Other techniques have been proposed to detect the PUE attacker by estimating its position and comparing it to the known position of the PU [1317]. For example, the authors in [13, 14] proposed a time difference of arrival (TDoA) based approach to estimate the position of the PUE attacker. Using the time elapsed between the transmission of the signal and the reception of the reply, the location of the transmitter can be estimated and compared to the known position of the PU then used to decide if the transmitter is a legitimate PU or a PUE attacker. In another paper [16], the authors proposed a detection technique based on the trilateration and the received signal strength. In their localizationbased approach, the authors use the particle swarm optimization technique to improve the estimated location of the transmitter and increase the probability of detection of the PUE attacker.
Although these techniques can detect the PUE attacker, they suffer from a number of limitations. For instance, the energydetection technique [11] are not efficient in distinguishing between signal and noise, and also they suffer from a high level of probability of false alarm [18]. In addition, the featurebased techniques [12] are inefficient in identifying effectively the primary user signal characteristic since the noise introduced by the hardware is random. Moreover, TDoAbased technique [13] requires a tight synchronization between the transmitters and the receivers, which is challenging. Furthermore, the technique proposed in [15] is based mainly on the received signal strength that can be impacted by the noise and the multipath phenomenon, which can lead to inaccurate results.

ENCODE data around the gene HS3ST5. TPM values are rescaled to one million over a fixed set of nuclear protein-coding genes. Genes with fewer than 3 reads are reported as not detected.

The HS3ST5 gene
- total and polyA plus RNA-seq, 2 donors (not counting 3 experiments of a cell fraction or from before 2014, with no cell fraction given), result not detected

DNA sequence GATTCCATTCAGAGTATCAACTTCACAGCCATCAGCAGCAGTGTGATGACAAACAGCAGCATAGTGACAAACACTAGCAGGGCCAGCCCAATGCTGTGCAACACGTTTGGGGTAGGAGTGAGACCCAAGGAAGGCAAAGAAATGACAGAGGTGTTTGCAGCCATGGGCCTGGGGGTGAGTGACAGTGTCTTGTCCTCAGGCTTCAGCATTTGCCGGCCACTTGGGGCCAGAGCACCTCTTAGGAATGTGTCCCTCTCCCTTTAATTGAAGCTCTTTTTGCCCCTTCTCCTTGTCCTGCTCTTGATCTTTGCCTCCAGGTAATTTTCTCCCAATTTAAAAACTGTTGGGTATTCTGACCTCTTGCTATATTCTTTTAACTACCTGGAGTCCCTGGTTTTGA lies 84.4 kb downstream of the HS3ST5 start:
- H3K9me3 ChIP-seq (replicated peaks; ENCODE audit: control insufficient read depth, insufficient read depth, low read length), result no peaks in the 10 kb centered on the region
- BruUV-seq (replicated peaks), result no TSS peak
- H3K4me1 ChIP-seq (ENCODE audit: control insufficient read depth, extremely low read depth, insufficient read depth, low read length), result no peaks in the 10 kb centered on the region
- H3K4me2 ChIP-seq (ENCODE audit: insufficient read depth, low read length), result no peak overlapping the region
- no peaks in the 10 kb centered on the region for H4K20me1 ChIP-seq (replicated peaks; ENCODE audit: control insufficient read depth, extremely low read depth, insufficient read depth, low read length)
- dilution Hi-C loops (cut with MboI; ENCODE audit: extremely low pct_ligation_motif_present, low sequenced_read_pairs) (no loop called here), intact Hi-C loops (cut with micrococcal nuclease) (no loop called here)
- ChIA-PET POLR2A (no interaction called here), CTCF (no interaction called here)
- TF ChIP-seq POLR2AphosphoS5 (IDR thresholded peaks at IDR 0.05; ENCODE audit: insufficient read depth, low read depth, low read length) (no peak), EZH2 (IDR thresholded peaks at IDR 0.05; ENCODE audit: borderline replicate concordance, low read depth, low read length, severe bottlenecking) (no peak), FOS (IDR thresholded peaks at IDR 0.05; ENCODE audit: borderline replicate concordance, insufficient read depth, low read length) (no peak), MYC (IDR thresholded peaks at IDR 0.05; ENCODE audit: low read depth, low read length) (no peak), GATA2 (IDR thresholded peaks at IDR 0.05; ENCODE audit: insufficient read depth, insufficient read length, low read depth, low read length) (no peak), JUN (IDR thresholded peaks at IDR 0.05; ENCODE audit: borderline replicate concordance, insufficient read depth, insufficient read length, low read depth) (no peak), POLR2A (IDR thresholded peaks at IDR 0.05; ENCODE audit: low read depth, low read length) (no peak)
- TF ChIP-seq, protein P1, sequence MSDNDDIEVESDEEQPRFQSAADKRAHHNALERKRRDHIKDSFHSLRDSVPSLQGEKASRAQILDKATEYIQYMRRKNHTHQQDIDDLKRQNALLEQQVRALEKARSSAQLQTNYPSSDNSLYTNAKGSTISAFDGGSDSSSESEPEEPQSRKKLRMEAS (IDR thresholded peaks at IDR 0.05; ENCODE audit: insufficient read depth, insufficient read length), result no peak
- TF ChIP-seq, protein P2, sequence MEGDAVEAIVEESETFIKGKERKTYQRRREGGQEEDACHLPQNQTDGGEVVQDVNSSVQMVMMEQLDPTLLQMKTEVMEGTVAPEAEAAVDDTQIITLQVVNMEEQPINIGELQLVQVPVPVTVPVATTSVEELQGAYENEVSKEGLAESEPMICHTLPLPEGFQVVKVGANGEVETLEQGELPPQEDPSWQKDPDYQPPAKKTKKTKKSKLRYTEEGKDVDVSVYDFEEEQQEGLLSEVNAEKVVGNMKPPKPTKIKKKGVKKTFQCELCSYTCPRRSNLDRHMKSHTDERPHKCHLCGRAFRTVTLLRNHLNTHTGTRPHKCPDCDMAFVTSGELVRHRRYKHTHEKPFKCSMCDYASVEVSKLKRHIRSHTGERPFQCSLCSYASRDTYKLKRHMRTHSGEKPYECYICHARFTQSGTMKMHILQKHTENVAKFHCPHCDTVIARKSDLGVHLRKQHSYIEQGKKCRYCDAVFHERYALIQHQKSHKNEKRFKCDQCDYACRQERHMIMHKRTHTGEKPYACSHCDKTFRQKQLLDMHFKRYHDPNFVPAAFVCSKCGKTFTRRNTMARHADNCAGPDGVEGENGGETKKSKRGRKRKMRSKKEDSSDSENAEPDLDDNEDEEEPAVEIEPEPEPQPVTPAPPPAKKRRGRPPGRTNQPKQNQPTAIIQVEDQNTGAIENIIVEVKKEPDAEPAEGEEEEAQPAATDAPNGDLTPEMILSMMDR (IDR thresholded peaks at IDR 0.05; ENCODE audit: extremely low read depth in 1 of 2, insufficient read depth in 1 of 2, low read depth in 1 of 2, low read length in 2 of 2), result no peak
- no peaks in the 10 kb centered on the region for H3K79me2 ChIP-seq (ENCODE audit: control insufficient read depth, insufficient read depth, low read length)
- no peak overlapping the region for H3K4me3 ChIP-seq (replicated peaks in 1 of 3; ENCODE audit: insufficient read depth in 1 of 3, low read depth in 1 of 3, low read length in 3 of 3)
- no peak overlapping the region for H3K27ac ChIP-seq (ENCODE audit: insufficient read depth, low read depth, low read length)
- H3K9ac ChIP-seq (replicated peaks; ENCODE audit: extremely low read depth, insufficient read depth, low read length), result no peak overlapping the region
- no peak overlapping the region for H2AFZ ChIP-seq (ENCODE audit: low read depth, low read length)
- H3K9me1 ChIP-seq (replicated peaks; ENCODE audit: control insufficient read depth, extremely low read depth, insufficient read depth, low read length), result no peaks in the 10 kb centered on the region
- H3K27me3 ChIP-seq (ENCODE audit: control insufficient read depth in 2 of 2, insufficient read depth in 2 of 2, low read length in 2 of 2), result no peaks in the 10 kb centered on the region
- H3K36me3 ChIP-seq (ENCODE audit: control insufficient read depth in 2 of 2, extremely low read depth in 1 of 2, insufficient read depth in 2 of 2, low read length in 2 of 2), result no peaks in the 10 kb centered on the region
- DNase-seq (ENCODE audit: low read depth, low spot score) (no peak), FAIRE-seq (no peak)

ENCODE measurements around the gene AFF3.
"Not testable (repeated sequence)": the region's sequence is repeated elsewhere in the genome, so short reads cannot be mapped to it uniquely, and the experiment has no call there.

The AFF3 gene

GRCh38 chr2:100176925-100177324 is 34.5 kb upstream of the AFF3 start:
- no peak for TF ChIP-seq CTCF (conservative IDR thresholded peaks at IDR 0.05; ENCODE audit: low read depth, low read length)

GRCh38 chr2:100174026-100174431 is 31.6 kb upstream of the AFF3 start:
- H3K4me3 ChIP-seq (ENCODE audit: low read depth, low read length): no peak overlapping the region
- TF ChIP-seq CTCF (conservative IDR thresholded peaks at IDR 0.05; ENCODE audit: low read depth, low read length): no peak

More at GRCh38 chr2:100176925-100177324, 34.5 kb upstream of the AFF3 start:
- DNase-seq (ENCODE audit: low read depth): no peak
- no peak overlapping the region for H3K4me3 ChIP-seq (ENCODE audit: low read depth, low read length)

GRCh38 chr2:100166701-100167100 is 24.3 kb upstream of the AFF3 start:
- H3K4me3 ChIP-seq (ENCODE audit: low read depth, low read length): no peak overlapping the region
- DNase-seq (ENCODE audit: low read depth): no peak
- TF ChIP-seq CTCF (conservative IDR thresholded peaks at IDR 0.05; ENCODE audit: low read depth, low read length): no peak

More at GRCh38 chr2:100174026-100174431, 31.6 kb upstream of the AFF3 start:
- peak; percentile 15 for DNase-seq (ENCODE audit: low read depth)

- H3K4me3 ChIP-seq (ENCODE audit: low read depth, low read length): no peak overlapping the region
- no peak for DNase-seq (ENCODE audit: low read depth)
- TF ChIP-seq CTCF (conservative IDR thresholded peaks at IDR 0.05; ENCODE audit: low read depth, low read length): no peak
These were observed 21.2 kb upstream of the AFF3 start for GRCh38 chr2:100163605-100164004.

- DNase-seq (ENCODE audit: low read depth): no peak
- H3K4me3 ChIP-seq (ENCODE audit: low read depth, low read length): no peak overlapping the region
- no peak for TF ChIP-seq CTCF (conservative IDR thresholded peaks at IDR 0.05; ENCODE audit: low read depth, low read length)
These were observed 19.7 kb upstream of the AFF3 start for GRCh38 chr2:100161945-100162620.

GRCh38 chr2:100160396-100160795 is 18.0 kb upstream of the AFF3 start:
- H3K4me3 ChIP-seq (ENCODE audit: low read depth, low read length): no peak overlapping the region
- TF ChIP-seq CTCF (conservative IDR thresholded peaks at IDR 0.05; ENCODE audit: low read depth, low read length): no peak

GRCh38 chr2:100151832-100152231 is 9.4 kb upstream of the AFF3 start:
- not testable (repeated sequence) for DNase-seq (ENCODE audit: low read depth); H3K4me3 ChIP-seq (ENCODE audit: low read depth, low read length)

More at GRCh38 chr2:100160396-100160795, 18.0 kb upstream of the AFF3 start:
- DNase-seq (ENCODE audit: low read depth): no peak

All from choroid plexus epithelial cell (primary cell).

By taking advantages of the advances in the machine learning area, some authors have applied these techniques to further increase the detection accuracy of the PUE attacker and decrease the probability of false alarm. For instance, several Support Vector Machine (SVM) based techniques have been proposed [1921]. In [19], the authors proposed an SVM based approach for classifying the source of the incoming signal and detecting any potential attacker. For training their proposed model, the authors generated a dataset based on a simulated PUE attack. Using the received signal strength and the position of the PU, SUs can verify the source of the incoming signal so they can decide if the transmitter is an attacker or a legitimate PU. After the training phase, the SVM based algorithm defines boundaries around the PU location, thus any signal coming from a transmitter which is located outside those boundaries is considered as an attacker.
Similarly, the authors in [20] proposed a technique based on zoomFFT (Fast Fourier Transform) and support vector data description (SVDD) which is inspired by SVM. In their approach, zoomFFT is used to estimate the accuracies of pilot and symbol rate as a radiofrequency fingerprint (RFF), then the SVDD classifier is used to construct a boundary around the PU objects, which are the RFF, and enclose these objects within a minimum sphere. Thus, SVDD can sense the fine differences of the RFF then distinguish between the PU attacker signal and that of the PU.